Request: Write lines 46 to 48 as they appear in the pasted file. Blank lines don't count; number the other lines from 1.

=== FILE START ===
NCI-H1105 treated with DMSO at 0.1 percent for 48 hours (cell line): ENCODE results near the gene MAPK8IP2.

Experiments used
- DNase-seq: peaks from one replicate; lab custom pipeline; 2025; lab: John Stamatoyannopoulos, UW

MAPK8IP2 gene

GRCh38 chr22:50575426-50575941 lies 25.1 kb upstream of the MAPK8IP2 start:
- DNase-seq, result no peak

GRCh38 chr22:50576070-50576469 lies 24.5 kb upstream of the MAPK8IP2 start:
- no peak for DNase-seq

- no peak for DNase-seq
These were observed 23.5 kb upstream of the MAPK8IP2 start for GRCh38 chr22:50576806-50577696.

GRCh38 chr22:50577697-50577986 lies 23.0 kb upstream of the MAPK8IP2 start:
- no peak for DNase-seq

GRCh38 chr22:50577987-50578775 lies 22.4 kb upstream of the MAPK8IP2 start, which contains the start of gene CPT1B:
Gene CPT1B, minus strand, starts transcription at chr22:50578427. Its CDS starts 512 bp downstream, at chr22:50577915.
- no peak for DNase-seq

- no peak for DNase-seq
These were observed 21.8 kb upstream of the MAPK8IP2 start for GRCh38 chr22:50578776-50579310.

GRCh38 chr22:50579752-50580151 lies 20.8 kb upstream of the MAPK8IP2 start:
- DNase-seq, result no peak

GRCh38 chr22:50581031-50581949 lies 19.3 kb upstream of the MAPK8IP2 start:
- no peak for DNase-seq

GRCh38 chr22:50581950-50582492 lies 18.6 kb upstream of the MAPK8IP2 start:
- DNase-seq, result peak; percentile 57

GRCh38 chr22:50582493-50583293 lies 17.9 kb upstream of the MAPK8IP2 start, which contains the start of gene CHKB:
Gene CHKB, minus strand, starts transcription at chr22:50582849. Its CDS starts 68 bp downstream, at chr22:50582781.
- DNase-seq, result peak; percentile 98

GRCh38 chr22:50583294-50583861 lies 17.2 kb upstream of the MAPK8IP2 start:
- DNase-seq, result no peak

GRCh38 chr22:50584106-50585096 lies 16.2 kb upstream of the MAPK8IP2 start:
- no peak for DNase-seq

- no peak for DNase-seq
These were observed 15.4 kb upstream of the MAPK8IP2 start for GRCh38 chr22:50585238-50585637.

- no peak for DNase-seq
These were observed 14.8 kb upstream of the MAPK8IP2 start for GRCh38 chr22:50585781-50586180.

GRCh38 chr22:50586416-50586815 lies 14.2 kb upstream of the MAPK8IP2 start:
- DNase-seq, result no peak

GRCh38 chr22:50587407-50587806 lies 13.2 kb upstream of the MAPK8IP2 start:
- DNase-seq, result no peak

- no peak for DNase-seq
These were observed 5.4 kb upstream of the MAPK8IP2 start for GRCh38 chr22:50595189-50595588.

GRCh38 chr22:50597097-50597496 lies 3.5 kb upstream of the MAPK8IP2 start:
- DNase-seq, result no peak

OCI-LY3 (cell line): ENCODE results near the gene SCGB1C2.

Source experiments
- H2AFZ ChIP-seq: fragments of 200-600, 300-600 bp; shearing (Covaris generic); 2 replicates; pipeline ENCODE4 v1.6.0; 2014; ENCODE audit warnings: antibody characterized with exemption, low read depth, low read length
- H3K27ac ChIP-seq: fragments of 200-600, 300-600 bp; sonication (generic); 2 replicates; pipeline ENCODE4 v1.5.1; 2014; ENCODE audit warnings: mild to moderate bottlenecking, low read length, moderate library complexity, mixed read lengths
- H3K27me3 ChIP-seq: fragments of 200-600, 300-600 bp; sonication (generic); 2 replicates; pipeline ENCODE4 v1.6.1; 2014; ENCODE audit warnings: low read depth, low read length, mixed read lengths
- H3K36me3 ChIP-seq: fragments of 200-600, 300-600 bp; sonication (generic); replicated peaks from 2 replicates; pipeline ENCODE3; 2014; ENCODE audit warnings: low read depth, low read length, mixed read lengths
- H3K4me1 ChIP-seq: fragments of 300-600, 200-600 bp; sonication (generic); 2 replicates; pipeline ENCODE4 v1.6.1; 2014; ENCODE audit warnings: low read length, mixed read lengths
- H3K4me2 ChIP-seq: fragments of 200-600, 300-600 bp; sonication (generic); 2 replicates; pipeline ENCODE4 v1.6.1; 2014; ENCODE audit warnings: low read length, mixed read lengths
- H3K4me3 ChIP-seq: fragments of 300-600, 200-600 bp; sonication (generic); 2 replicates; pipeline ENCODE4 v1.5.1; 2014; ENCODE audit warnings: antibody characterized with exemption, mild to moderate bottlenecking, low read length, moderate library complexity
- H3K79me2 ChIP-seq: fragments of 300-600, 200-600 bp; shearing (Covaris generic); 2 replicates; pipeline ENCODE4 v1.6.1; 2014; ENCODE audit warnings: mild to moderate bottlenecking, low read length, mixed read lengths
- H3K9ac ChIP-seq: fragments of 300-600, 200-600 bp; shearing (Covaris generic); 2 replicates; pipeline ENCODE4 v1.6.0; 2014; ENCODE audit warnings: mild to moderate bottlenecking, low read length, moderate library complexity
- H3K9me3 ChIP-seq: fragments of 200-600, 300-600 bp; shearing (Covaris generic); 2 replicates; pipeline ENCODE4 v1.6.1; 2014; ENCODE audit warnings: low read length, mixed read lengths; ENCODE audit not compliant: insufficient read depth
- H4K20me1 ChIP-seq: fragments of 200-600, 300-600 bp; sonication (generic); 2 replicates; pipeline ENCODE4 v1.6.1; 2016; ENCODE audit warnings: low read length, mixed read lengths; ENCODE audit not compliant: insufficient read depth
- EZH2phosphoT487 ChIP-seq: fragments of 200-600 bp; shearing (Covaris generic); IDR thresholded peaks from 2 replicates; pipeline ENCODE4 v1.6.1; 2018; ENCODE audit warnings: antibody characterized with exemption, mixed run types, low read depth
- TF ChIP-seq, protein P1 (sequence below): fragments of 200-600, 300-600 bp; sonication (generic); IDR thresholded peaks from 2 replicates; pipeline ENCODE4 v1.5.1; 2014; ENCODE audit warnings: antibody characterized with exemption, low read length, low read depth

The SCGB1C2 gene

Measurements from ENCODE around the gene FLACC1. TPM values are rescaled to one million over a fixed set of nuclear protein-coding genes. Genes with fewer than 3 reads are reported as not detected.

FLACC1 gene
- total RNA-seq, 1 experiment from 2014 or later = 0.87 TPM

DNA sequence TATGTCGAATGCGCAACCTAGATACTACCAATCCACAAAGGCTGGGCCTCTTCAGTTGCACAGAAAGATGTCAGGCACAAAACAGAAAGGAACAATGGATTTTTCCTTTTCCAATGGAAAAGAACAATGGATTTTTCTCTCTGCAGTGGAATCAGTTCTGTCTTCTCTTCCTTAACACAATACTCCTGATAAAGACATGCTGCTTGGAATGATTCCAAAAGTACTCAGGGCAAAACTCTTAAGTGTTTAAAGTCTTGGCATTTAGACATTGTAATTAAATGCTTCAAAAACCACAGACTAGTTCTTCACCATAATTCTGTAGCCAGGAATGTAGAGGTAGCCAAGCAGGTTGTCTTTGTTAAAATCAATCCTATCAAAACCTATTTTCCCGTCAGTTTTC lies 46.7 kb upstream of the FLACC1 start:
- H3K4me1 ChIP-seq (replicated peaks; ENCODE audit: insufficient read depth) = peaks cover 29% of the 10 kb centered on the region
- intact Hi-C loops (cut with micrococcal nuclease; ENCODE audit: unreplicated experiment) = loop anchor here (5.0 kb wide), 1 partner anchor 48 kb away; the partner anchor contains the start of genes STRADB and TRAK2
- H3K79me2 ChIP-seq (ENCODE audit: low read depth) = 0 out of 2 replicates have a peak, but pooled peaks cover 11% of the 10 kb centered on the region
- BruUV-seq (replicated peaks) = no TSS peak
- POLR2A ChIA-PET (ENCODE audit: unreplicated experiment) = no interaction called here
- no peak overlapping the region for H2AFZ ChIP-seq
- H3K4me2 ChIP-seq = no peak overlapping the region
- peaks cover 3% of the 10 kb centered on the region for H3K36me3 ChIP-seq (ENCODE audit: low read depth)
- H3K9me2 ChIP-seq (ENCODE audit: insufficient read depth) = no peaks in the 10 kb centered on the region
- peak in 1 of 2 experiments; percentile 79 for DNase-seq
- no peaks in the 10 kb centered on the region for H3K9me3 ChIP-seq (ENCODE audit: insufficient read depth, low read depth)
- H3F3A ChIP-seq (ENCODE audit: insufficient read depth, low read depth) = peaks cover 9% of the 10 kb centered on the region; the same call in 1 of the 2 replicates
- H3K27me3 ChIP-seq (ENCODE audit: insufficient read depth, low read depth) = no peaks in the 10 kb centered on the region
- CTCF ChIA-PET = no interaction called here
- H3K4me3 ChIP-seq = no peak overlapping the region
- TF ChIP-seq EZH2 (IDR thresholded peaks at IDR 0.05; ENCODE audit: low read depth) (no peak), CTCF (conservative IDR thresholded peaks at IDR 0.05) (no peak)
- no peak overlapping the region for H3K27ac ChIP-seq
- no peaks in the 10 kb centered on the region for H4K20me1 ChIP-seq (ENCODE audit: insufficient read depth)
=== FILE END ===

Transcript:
- H3K27ac ChIP-seq: fragments of 200-600, 300-600 bp; sonication (generic); 2 replicates; pipeline ENCODE4 v1.5.1; 2014; ENCODE audit warnings: mild to moderate bottlenecking, low read length, moderate library complexity, mixed read lengths
- H3K27me3 ChIP-seq: fragments of 200-600, 300-600 bp; sonication (generic); 2 replicates; pipeline ENCODE4 v1.6.1; 2014; ENCODE audit warnings: low read depth, low read length, mixed read lengths
- H3K36me3 ChIP-seq: fragments of 200-600, 300-600 bp; sonication (generic); replicated peaks from 2 replicates; pipeline ENCODE3; 2014; ENCODE audit warnings: low read depth, low read length, mixed read lengths